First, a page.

Article Place & Self

Can you dig it?

“How on earth did you get an allotment there? Isn’t there a waiting list?”

Everyone has been asking me that, since I got my plot in Four Oaks in December, because that’s what we’ve all been told: getting an allotment is hard. Truth be told, I thought it would be hard too. I thought I’d put my name down on a list and I’d go and get on with my life and then one day, in a few years time, I’d get a call:

“Hello. May I speak to Mr Hickman, please?”
“Uh yeah, sure.” I’d be struggling to place the voice — formal, but not without warmth, posh without being too plummy.
“I’m calling from the Allotment Association. We have a plot for you.”

I’d be well into my forties by this point, and my kids would be robust little men who I could take to the allotment with me and leave them to potter, play and plant.

What actually happened was this: I emailed a guy, and he asked me to come over that weekend to view a plot.

“We’ve actually got two plots. You can choose.”
“Uh yeah, sure.”
“So when you’ve decided, just sign here. Have you got a cheque book with you to pay the rent?”

I’m 35. My youngest kid isn’t yet two and he’s the sort of toddler who will eat all of the soil and hurl himself off any object he can climb onto. This wasn’t the plan at all.

“So uh, yeah I’ve got an allotment now. We’ve got an allotment now. That’s OK isn’t it?”

Corrina, my wife, is a wonderful and patient woman. She seems to like it when I develop cute little habits like making my own bread. She teases me about it “all your little hipster things, you should write them up for The Guardian or something.”

“An allotment sounds great” she says “good luck with it, I hope you can find the time.”

I’m pretty sure this allotment thing is supposed to be relaxing and rewarding, but since I was given a key to get through the big iron gate and the combination for the communal shed’s padlock I’ve been feeling a little anxious about it all. That is mainly because people keep telling me how it’s going to be hard work and asking me “are you sure you’ll have enough time?” I wonder if I should tell them forty-something me will have lots of time, I wonder if I should protest that the allotment people didn’t read their bloody script.

So. Time. Commitment.

It’s now February. I got the keys a few days before Christmas. This is what I have done so far:

  • Visited the allotments to sign an agreement in which I promise to be responsible and go to the plot often to look after it.
  • Been to the plot again, with the kids, to show them it and to panic a little bit about what I’m supposed to do next.
  • Harvested some kale that the previous incumbent had left for me.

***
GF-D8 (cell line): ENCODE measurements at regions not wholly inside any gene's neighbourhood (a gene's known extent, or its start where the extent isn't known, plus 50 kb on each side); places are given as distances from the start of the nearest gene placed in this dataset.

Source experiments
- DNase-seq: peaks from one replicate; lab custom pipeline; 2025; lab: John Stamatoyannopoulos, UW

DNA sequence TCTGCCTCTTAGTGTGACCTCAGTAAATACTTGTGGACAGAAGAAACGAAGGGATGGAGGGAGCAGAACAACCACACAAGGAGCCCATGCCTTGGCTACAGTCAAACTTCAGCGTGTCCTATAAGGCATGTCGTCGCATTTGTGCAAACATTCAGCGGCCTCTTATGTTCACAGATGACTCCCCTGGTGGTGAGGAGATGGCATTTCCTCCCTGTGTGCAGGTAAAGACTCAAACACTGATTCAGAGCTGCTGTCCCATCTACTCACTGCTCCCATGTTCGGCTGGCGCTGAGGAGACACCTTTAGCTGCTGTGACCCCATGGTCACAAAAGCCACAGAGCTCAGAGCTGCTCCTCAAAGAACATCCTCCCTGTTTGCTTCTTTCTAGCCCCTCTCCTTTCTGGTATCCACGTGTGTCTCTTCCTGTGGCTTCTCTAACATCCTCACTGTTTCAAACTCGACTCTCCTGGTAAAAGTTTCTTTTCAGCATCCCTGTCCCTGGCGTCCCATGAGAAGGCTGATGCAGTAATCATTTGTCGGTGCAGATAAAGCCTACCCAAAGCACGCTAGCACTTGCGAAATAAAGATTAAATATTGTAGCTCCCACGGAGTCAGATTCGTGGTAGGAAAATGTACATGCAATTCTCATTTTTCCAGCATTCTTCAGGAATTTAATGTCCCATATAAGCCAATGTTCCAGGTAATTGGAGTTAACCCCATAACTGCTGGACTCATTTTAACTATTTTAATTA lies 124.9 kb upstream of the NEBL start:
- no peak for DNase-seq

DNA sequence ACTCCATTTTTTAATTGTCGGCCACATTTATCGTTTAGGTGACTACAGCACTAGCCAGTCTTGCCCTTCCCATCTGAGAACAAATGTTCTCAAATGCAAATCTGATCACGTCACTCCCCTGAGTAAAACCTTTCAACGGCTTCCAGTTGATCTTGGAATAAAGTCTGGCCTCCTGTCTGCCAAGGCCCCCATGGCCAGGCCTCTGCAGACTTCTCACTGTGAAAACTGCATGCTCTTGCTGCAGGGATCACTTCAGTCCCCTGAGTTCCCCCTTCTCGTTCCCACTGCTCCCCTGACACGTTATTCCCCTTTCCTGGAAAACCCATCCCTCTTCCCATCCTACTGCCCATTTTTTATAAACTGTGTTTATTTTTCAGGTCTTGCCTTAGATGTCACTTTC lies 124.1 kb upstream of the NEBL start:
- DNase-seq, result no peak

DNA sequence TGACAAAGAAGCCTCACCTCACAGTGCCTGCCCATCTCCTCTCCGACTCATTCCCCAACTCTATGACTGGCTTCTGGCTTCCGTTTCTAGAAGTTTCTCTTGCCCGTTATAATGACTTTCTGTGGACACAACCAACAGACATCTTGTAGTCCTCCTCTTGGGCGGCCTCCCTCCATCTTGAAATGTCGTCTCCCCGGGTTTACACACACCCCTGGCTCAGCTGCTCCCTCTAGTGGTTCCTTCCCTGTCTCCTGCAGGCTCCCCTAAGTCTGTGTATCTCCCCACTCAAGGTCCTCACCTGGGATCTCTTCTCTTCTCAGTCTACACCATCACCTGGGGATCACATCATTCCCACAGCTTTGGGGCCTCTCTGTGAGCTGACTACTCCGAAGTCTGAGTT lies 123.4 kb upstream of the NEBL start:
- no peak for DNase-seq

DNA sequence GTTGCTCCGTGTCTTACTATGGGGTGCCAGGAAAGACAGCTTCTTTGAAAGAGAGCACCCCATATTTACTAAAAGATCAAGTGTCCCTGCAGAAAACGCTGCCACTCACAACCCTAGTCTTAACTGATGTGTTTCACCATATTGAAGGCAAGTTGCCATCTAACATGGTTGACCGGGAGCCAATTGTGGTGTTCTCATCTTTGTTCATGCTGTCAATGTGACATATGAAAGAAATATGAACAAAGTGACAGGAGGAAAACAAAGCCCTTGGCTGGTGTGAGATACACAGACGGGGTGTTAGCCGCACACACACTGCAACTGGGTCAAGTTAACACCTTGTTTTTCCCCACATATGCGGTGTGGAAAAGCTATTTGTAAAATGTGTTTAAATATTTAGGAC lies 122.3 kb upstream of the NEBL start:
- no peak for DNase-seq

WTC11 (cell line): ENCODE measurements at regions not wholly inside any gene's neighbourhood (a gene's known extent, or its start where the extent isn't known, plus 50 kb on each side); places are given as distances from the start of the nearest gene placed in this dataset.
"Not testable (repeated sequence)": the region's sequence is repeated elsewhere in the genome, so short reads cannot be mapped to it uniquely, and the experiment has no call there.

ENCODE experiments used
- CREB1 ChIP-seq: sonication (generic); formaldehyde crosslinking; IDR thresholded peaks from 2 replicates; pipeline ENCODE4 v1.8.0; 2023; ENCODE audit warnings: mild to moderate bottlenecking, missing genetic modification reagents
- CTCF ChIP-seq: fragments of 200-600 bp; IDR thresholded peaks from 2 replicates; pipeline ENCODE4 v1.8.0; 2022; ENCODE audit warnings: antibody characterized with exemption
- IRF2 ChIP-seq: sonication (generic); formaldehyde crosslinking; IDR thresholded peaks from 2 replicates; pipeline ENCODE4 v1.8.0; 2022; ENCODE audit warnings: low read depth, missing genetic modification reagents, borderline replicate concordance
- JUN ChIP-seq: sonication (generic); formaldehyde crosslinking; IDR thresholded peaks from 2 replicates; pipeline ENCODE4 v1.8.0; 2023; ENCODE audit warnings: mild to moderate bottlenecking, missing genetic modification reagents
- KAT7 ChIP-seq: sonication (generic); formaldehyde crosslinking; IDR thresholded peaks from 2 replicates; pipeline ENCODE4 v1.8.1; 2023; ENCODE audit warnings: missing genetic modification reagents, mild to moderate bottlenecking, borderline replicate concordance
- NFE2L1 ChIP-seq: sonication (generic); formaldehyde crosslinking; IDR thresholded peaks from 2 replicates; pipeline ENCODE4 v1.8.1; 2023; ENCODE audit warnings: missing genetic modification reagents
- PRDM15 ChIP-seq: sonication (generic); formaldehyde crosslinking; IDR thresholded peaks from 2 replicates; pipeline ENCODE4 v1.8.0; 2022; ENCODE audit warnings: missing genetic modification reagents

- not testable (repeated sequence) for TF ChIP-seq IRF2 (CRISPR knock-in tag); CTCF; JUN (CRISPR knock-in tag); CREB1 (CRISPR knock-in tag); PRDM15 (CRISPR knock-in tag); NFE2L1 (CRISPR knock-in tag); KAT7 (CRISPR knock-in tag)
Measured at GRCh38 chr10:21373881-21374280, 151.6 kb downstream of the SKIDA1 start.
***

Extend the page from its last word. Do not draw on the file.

• Been to the plot again with the kids and Corrina so she could look at it and panic with me about what I’m going to do with it next.
  • Harvested some more kale.
  • Prodded things to try to work out what there is in the ground.
  • Drawn a little map of the plot, so I can go away and plan.

I’m fairly sure I didn’t go to the plot at all in January and I know for a fact that I have forgotten the combination for the communal shed’s padlock.

I am terrible at this.

‘Why is there a large wooden crate on the driveway?’

‘Oh, someone was throwing it away, I thought we could use it at the allotment.’


‘You know. For storing stuff.’

Corrina has a wonderful expression she uses on me: puzzled, happy, so beautiful and totally indulgent of my oddness. She uses it a lot. It’s my favourite.

I’m fairly sure that as an allotment holder I am supposed to do this sort of thing — scavenging wood, recycling stuff, generally jerry-rigging the place and running the show with all manner of Heath Robinson improvisations. I still haven’t been down to the plot again, though.

There are a number of reasons why I’m anxious about the allotment.

The weight of history

I’m from Guernsey, but not the offshore finance bit of it. My family were growers. My Uncle was the biggest rose producer on the island. He had letters from the Royal Family up on the wall in his office, letters of thanks for supplying blooms to them for weddings and what have you. My Uncle was a very successful commercial grower.

My Mum & Dad were growers too. We were strawberry farmers, basically. And guess what: Mum & Dad were very successful strawberry farmers. They were good. I’m surprised the Royal Family never ordered any strawberries from them, to be honest.

My Mum & my Uncle probably got their skills from their father, my Pop Carré. By the time I was born Pop lived in a little council flat off Lisson Grove in London, by the Regents Canal, where he kept an award winning London garden: halfway between Lords and Marylebone Station, my grandfather was the best gardener in Westminster. And what of his parents? Well, there’s a photo of them up on the wall at Mum’s: my Great Grandmother and Great Grandfather holding a tray of their own prize winning grapes that are about to be presented to the Royal Family.

My family are bloody good at growing. It’s a lot to live up to.

I peaked early

I’ve had my moments. When I was a kid Pop Carré taught me how to propagate new vines using the rubbish he produced when he cut back a half a greenhouse of grapes for my Mum. I sold them on to a local nursery, and made a lot of pocket money out of the venture. Also, more recently, I managed to do a lot with not very much space at our old house, where I put together a functioning kitchen garden in a very minimal space. For a moment there I thought I could be a gardener, that finally I’d found a practical skill that I’d inherited from my family.

We sold our old house in 2013 in the Spring, moving in the summer, so I had a year off from gardening (there wasn’t any point in starting growing when I knew I’d miss the harvest). The new house already had a vegetable patch, small but serviceable, so I got back into things last year only to see everything, literally everything, fail.